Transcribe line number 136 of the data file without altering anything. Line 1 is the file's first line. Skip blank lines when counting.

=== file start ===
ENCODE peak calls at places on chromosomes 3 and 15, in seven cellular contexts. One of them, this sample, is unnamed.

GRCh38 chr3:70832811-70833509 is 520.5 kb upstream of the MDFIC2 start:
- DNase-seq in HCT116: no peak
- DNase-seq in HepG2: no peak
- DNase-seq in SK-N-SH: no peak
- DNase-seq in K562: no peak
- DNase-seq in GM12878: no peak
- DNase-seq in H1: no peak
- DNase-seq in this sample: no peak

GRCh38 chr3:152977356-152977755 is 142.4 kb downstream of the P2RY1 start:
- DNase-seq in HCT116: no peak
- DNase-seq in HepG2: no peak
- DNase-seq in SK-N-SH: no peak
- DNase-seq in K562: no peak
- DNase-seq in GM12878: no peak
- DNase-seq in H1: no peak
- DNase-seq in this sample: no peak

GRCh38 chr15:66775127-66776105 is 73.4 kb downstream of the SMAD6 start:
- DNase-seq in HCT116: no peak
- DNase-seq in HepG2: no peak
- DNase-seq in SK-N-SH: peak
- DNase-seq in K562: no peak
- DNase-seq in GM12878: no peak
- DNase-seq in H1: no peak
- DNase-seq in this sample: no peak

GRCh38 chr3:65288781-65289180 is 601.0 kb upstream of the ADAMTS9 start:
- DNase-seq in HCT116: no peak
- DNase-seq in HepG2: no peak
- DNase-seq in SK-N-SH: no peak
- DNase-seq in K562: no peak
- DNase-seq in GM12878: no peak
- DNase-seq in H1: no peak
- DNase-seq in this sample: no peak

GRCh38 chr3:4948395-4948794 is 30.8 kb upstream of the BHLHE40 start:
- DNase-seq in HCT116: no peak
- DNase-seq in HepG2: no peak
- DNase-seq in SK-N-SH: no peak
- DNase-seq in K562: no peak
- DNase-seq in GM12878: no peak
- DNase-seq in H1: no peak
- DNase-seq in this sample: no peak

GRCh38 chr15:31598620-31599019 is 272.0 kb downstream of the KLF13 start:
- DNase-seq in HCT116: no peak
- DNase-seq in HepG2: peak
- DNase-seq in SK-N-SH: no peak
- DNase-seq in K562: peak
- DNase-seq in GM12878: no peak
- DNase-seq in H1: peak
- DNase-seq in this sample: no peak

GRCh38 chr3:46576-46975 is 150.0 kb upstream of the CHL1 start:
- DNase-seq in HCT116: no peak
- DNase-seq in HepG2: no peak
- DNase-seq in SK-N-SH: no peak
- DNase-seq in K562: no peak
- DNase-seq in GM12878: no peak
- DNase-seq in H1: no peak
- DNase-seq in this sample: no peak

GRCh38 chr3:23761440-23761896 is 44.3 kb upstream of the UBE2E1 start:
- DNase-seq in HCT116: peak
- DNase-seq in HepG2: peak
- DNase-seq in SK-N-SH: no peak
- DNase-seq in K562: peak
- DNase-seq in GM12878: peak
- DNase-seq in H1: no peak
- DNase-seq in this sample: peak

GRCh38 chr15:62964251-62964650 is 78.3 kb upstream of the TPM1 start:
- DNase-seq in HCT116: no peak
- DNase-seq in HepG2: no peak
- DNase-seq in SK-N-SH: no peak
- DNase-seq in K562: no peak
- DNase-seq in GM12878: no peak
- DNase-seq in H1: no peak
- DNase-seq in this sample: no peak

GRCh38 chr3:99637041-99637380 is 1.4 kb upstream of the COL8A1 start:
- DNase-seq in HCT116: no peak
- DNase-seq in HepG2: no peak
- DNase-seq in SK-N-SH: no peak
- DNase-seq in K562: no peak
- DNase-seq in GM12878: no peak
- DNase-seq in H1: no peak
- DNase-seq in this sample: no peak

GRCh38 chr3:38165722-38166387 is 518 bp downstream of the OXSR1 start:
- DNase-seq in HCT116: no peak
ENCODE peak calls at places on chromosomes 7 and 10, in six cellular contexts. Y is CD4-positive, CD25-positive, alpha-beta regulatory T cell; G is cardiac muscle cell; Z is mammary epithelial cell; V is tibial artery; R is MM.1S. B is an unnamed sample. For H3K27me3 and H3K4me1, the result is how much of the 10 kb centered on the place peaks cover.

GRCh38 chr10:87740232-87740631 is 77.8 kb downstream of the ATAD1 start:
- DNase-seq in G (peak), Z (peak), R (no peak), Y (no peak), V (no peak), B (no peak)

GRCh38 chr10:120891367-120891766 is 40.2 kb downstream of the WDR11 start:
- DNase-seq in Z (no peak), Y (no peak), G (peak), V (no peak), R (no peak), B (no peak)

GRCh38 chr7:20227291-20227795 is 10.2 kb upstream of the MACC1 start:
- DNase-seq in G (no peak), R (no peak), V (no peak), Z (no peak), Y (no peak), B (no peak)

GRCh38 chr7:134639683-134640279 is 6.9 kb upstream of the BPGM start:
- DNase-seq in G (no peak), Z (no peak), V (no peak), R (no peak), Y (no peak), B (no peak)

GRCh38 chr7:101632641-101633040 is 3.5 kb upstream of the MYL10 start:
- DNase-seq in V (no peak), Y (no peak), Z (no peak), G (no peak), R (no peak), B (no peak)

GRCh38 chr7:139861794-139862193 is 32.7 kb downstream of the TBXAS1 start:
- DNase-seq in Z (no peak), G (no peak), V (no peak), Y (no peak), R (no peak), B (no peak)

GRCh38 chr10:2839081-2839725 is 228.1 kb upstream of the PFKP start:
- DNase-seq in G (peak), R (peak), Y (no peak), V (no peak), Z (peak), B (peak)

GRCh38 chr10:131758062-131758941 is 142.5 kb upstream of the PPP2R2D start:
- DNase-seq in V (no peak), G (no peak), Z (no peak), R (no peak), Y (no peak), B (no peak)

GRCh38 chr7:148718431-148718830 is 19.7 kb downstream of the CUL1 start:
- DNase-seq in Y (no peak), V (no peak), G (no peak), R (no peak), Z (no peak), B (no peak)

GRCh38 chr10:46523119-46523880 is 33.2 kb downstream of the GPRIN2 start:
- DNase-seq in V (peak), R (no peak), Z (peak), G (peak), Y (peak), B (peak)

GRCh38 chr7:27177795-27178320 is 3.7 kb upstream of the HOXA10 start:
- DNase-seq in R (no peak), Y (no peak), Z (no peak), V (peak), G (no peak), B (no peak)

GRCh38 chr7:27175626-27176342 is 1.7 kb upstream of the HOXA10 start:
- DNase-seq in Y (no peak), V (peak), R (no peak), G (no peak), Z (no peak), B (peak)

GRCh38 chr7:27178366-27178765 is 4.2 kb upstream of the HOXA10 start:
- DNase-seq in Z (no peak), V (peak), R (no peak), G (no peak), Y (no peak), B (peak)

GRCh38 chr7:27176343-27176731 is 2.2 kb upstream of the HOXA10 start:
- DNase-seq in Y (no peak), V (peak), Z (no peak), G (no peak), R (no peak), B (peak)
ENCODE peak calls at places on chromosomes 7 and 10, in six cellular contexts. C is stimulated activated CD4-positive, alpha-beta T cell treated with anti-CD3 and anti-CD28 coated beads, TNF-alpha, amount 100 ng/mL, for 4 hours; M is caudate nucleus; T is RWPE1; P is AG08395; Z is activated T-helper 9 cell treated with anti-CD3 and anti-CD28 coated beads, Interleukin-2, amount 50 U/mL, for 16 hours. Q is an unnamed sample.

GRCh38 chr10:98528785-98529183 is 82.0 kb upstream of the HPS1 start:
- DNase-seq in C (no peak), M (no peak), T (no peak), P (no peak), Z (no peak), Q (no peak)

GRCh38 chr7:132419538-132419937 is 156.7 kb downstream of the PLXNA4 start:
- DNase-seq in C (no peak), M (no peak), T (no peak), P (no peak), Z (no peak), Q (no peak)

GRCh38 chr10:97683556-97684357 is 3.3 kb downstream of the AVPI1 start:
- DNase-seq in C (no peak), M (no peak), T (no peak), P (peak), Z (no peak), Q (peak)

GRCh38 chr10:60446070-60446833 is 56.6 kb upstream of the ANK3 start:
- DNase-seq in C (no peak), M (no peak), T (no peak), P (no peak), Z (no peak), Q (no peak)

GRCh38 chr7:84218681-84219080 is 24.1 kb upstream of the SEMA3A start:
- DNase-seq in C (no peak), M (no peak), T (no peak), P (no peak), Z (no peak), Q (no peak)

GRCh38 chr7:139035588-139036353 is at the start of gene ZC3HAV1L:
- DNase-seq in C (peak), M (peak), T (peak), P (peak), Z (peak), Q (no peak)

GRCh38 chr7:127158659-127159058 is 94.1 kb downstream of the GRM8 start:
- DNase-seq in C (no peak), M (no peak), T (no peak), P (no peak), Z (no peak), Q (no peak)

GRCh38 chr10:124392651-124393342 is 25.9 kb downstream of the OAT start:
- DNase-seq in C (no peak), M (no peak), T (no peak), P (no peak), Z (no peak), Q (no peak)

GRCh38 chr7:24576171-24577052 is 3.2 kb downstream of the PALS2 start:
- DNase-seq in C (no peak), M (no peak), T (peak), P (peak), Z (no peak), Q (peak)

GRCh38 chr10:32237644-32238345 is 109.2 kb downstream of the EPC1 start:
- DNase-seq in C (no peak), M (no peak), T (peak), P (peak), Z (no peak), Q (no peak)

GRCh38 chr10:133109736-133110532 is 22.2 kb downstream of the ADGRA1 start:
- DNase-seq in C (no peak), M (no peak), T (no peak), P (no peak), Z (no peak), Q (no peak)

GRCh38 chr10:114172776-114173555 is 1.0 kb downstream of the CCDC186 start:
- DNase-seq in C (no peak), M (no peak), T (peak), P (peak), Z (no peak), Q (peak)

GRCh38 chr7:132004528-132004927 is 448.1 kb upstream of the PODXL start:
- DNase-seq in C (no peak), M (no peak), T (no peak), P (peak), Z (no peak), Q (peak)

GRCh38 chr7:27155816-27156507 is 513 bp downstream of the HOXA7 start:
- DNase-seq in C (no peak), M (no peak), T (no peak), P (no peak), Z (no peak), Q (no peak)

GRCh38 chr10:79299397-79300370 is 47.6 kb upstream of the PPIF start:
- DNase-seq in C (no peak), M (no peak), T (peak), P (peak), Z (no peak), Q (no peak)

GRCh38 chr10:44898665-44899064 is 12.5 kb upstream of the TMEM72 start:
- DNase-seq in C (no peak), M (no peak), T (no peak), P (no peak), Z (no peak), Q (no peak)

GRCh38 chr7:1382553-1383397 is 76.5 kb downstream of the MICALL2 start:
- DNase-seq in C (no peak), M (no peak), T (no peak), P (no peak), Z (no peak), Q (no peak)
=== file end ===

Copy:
GRCh38 chr10:114172776-114173555 is 1.0 kb downstream of the CCDC186 start: